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Woman, 88, identified as victim in fatal fire at Arlington senior development

An 88-year-old woman was killed in a fire at Chestnut Manor Senior Housing development in Arlington early Saturday morning.Jonathan Wiggs/Globe Staff

Authorities on Monday identified an 88-year-old woman who died in a fire sparked by an electric baseboard heater at an Arlington apartment building early Saturday morning as Bridget Doyle.

Doyle, one of two women injured in the fire, was later pronounced dead at an area hospital, Middlesex District Attorney Marian Ryan’s office said Monday in a joint statement with Arlington Fire Chief Kevin Kelley, Arlington Police Chief Juliann Flaherty, and State Fire Marshal Peter Ostroskey.

Doyle was unresponsive when Arlington firefighters found her inside her apartment, which was next to the unit where the blaze broke out about 4 a.m. at Chestnut Manor, a senior housing development at 54 Medford St., officials said.

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Another woman was taken to the hospital with non-life-threatening injuries, Kelley said Saturday.

The fire started in a third-floor apartment inside the seven-story building, where an electric baseboard heater “either malfunctioned or was in close proximity to combustible items,” officials said in the statement Monday.

The fire displaced 16 people, and the town’s Department of Health and Human Services has created a donation fund to help residents who were affected, officials said.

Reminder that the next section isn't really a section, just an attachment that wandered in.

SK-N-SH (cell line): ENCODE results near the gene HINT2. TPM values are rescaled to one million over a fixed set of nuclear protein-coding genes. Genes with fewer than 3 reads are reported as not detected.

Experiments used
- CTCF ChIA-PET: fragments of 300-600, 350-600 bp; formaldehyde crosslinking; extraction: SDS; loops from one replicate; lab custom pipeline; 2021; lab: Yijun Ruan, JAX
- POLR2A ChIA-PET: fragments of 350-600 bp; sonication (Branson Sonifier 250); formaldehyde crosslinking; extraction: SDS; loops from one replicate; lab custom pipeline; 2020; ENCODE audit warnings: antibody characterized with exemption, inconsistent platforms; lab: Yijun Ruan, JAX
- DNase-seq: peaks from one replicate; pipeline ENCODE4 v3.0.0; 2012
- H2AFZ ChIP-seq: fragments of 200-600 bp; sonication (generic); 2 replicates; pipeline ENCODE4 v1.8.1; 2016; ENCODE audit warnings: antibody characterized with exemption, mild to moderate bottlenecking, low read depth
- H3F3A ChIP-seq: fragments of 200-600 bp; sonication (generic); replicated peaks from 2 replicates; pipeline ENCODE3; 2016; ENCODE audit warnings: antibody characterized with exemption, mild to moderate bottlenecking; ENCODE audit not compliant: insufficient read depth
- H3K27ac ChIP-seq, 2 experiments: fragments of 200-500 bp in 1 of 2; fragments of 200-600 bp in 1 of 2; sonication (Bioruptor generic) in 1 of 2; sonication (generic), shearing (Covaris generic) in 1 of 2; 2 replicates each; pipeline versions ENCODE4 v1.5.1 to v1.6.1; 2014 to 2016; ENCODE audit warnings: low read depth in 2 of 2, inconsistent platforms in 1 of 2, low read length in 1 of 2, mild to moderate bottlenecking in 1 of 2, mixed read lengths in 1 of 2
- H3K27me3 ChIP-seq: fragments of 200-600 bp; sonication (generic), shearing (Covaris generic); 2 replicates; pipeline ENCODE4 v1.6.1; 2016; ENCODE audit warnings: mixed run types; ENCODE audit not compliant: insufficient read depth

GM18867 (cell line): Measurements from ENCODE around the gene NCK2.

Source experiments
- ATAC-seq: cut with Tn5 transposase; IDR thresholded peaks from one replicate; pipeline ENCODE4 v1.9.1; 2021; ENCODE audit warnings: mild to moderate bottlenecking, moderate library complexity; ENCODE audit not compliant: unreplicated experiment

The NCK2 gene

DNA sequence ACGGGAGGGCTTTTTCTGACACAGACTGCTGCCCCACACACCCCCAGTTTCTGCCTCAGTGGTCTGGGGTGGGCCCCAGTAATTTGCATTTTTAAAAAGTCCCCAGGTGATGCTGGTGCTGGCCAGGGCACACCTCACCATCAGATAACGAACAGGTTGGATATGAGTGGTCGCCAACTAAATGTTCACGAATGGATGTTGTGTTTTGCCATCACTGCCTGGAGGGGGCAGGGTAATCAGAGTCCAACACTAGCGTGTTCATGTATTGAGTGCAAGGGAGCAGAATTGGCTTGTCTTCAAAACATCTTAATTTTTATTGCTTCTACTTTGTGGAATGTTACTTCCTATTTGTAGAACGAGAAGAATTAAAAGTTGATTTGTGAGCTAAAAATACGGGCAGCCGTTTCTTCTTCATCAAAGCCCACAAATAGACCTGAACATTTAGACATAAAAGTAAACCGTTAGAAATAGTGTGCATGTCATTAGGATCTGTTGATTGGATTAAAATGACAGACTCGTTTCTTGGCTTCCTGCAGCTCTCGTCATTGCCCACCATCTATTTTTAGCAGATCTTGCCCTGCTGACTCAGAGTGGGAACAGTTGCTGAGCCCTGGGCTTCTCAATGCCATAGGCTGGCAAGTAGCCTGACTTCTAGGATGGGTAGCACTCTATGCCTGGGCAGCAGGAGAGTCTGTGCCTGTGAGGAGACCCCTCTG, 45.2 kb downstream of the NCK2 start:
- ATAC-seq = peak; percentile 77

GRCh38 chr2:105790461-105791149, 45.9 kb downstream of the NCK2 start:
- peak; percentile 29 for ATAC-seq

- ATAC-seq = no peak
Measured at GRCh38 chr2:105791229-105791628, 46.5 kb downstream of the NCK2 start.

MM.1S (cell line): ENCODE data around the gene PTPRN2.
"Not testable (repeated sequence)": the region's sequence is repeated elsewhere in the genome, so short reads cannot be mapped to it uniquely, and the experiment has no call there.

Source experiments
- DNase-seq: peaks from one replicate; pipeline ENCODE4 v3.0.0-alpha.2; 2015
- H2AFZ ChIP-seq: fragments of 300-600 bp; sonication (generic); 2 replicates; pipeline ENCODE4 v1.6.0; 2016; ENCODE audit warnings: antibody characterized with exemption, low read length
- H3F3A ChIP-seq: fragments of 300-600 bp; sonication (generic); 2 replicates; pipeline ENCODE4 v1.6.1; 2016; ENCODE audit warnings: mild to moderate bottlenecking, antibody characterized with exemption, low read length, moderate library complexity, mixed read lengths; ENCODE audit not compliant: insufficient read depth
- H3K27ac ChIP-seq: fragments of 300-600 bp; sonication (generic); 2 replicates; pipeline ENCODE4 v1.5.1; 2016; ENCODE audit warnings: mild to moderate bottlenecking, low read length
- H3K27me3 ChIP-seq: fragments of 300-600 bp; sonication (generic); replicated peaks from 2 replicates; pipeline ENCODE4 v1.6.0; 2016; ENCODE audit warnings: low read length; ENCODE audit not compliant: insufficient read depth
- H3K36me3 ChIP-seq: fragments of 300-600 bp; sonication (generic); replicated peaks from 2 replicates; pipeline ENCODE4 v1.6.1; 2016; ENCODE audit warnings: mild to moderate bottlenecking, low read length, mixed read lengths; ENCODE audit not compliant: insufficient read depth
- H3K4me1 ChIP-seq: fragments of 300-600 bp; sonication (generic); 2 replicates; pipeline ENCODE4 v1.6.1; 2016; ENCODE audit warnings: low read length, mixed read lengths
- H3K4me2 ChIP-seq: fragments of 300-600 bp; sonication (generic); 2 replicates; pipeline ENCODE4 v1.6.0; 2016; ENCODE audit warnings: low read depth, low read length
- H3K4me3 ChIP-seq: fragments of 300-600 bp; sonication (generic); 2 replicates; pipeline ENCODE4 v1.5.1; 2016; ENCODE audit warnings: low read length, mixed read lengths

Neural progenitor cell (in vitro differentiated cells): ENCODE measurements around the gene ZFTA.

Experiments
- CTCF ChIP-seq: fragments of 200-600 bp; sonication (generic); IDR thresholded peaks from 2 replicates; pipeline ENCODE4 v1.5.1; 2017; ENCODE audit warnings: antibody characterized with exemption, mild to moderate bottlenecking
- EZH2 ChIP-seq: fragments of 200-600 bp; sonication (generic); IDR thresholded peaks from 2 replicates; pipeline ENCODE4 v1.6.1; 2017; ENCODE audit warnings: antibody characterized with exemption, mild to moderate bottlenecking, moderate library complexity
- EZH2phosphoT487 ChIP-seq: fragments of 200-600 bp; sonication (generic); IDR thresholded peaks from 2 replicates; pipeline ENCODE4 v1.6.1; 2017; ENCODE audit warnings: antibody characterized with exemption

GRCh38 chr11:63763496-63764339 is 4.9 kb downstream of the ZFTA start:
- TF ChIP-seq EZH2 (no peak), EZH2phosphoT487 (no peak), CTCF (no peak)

The building’s smoke alarms and fire sprinklers were working properly and helped contain the blaze as firefighters worked to put it out, Kelley said in a statement Saturday.

“On behalf of the Arlington Fire Department, I want to express our deepest condolences to the victim’s loved ones,” Kelley said. “Her loss is a tragedy for the family and the community. Fortunately, smoke alarms and fire sprinklers in the building operated properly, alerting residents and containing the fire until our firefighters arrived to extinguish it. Without smoke alarms and sprinklers, this morning’s tragedy could have been even worse.”

Ostroskey warned residents to be careful with flammable objects placed near heating systems.

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“Home heating is the second-leading cause of residential fires, and historically they are most common in January,” Ostroskey said in a statement Saturday. “It’s important to keep curtains, bedding, clothing, and other items that can burn at least three feet away from a heat source.”


Nick Stoico can be reached at nick.stoico@globe.com. Follow him on Twitter @NickStoico.